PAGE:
Another whale carcass has washed ashore in Atlantic Canada, yet again leaving local officials struggling with how to remove the giant mammal from the beach.

A 45-foot fin whale was found bobbing along the shores of Port Hasting, N.S. last week has since moved, giving another community a challenge.

The high winds that accompanied post-tropical storm Arthur moved the mammal further along the coast, where it’s now stranded on a secluded stretch of beach.

A group of volunteers with the Halifax-based Marine Animal Response Society arrived to the beach on Monday to examine the whale.

Group member Andrew Reid said the team is looking at the external surface of the whale to see if there's any signs of human interaction, or if it died of natural causes.

Reid told CTV Atlantic that there's a large dent on the top of the animal, but that could have happened after it died.

"It does look a little bit thin to me, so that could be a sign of a long-term injury or disease," Reid said.

Because of the shape of the cove, it's not expected that the whale will move.

Officials with the federal Department of Fisheries and Oceans said once a whale reaches the high tide mark, it becomes the responsibility of the province or the municipality to remove it.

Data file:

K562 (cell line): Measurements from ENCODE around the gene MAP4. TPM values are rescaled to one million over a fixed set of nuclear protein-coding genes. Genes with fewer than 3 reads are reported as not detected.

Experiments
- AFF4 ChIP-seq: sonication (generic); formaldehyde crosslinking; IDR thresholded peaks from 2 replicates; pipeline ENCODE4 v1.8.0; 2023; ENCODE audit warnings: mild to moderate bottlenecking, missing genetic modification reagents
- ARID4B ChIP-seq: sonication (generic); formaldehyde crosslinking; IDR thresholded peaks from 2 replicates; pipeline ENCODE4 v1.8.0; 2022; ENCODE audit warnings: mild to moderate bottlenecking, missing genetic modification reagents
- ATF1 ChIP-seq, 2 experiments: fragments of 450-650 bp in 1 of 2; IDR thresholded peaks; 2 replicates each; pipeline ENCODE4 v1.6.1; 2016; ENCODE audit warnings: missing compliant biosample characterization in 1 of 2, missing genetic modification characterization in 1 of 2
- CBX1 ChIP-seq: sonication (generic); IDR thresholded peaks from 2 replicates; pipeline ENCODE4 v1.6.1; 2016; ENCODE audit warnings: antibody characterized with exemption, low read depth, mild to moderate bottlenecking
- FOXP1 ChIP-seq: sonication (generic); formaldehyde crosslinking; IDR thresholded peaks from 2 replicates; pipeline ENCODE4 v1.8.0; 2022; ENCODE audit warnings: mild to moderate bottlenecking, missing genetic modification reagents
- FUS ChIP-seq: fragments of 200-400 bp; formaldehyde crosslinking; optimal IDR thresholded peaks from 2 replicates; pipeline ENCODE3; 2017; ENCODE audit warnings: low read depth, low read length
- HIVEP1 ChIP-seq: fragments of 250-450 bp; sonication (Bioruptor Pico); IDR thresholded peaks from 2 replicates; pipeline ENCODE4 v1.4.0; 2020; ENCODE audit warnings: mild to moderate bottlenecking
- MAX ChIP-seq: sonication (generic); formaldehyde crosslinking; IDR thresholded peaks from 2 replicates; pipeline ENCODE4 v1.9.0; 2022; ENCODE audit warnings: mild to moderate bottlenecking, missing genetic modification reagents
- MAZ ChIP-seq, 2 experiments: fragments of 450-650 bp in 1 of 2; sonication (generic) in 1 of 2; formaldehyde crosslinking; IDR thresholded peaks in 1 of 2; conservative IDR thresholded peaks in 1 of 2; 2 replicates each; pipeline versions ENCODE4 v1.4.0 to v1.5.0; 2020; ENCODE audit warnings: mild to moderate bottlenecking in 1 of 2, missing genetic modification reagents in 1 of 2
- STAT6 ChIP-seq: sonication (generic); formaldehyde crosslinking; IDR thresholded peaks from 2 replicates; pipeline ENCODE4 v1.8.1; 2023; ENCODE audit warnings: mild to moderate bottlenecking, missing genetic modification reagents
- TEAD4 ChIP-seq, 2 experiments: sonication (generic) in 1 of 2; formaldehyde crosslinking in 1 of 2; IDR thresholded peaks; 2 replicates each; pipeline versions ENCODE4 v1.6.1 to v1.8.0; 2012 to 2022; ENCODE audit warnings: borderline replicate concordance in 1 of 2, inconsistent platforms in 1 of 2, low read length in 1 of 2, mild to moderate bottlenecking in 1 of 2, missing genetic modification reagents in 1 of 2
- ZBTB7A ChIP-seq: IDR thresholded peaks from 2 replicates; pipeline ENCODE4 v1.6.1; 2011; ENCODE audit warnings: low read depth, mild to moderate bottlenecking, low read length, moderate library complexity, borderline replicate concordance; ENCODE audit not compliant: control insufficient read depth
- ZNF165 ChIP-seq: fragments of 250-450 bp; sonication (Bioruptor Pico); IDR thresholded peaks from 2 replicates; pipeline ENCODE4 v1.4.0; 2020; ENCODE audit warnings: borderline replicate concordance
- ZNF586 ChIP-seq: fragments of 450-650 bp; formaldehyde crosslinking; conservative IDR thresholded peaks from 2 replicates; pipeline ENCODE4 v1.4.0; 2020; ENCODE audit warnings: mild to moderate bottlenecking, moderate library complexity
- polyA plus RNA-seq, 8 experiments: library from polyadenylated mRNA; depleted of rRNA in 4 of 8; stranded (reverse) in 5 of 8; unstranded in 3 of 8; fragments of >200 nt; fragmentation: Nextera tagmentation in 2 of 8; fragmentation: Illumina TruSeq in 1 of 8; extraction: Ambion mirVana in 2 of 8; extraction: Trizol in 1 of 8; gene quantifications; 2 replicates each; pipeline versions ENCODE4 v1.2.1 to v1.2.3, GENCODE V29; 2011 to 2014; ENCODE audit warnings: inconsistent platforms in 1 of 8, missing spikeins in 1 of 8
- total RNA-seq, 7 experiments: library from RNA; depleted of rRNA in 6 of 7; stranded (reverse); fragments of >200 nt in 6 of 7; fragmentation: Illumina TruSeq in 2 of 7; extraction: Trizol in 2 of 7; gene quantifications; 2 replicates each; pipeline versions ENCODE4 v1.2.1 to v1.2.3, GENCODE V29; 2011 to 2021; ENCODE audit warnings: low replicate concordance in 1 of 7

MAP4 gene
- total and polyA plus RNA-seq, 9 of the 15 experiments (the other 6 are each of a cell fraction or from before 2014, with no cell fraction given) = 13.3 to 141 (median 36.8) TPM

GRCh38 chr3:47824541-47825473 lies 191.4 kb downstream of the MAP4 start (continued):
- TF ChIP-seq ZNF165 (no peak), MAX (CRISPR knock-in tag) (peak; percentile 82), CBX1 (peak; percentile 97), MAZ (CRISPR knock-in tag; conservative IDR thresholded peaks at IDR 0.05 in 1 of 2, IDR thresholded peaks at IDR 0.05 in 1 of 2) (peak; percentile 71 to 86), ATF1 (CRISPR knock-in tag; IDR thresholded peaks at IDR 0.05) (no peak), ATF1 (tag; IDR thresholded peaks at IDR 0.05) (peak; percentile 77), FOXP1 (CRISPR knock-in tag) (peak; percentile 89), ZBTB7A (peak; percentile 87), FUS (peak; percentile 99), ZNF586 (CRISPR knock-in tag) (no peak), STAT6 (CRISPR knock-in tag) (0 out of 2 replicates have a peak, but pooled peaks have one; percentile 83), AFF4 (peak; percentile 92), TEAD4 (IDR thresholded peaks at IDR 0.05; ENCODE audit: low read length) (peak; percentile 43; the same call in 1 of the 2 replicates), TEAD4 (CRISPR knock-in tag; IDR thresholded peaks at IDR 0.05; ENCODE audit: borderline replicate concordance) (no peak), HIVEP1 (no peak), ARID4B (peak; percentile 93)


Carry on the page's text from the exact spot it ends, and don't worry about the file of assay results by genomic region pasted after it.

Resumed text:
Whose responsibility is it to remove the dead whale?

Nova Scotia's Department of Fisheries, meanwhile, said it's too early to determine who's responsible for removing the carcass.

Local officials in Newfoundland were struggling with how to handle two North Atlantic blue whale carcasses that had washed ashore in Trout River and Woody Point this past spring.

Officials in both communities had appealed to the provincial and federal governments for help with the huge and costly job of removing the carcasses. They raised concerns that the rotting whales posed health hazards and could drive away tourists if left to decompose.

The Royal Ontario Museum later stepped up to the plate, offering to preserve the skeletons of the giant mammals and transport them to Toronto.

The two endangered whales were among nine killed by unusually thick sea ice over the winter. The ROM had said the nine blue whales represented about five per cent of the population in the North Atlantic.

With a report from CTV Atlantic